• Registrant – the person who registered the domain; lots of registrants use proxy services, including criminals, to hide website ownership
  • Registrant Country – in which country was the domain registered? Experience has taught us that cybercriminals have been registering a LOT of their fraudulent domains in Iceland (through a Registrar called Namecheap). Keep in mind that if you see that a website which claims to be from the UK or USA is registered in the UK or USA, that doesn’t make it legitimate. By contrast, if you see that a business claims to be centered in the UK or USA, but the domain was registered in another country, like Malaysia, Russia, or Romania, for example, that is suspicious or outright fraudulent (depending on the country).

Here is a screenshot of the WHOIS result for premiuminsuranceassets.com. When we first visited, this bank was less than 2 months old and it had been registered anonymously in Iceland using Namecheap.

Do you like specialty liquors? In late September we published an article about online fake liquor stores. Following that article, we learned of a new website called bourbonwhiskeyforsale.shop. (Still active as of November 12, 2022) They claim to have been in business for 16 years and yet, when we found them, their domain was less than 3 weeks old. For contact information, they provide only an email address and a Whatsapp phone number, though they claim to be located in the USA.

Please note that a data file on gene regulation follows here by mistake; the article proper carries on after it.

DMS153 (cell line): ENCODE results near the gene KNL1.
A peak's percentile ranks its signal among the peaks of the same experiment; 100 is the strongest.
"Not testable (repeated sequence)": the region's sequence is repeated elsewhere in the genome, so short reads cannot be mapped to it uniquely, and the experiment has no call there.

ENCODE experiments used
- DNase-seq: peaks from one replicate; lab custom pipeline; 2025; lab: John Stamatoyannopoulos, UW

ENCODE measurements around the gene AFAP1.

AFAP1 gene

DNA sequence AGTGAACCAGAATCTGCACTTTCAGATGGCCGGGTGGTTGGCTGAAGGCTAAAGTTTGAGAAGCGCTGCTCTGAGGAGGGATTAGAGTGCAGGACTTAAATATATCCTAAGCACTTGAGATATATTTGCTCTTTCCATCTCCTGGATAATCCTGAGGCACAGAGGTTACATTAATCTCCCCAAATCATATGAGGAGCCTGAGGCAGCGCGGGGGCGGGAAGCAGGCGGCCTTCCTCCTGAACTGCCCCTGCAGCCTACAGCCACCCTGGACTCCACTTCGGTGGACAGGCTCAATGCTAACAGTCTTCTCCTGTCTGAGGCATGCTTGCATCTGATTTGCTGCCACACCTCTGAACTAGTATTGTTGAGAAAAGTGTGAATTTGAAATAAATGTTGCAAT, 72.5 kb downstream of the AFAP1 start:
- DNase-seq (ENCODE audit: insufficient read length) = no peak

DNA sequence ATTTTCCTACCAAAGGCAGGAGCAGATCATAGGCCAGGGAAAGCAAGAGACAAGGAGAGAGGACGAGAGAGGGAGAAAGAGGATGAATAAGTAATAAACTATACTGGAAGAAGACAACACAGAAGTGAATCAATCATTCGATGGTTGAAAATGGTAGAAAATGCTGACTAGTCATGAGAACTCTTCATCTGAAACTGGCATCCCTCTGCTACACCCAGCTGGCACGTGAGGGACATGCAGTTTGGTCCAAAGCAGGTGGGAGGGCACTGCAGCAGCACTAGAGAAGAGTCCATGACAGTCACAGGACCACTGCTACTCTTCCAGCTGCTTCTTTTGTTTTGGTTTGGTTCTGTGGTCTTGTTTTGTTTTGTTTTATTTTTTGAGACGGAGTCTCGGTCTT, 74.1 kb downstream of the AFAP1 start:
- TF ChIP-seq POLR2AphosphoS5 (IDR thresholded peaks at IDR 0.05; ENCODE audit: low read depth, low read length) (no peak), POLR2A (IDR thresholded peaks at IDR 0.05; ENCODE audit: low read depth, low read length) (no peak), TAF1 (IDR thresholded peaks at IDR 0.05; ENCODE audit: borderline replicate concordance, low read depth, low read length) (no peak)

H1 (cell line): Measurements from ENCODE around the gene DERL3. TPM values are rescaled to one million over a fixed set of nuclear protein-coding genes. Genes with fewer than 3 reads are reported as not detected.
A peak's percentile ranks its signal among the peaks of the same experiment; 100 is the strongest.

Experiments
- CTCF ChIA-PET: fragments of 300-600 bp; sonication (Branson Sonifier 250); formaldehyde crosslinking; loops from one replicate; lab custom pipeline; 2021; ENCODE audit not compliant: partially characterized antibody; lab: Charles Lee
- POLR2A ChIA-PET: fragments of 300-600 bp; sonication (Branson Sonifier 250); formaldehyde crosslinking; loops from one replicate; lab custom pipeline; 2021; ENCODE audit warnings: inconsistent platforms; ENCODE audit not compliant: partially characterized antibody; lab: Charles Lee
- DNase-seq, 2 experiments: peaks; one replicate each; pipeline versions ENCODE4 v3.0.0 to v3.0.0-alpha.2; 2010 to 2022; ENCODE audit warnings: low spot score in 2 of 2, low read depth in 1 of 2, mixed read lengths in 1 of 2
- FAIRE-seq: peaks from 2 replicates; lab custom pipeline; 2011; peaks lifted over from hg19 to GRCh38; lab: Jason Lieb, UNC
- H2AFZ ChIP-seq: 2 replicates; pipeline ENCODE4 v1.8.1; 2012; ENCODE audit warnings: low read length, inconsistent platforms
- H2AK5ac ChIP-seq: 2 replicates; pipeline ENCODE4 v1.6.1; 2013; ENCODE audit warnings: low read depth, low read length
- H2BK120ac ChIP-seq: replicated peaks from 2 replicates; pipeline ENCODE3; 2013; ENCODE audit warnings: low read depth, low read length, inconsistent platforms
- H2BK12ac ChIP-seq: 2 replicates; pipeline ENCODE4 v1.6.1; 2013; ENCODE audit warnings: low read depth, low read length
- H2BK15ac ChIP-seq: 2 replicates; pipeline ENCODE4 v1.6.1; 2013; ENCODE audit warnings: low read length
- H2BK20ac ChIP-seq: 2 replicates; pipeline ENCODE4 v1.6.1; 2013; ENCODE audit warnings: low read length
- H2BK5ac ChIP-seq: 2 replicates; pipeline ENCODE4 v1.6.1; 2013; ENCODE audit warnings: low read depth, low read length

Many websites offer links to related news and a blog. It’s important to check these links because, often, scam websites have no content in these sections or ONLY content posted when the site was first created and nothing since then. Bourbonwhiskeyforsale.shop has a Blog page on their website but the blog consists of Latin gibberish typically found on newly installed web pages that was never removed or modified. (Newly installed websites often use Latin gibberish as a text placeholder.)

Our final example concerns a financial services company that is also used for advance-fee 419 scams. It is called “Abu Dhabi Finance P.P.C.” and uses the website abfinanceppc.com (which was active as of November 13, 2022). On the top page of the Abu Dhabi Finance website, they say they are licensed by the Capital Market Authority of the United Arab Emirates. This is, unsurprisingly, a lie. There is no such business listed at the CMA in any of their business categories. Also, their website says that they have been in business since 2008. And yet, a WHOIS lookup shows that their domain was registered in Malaysia on May 12, 2022!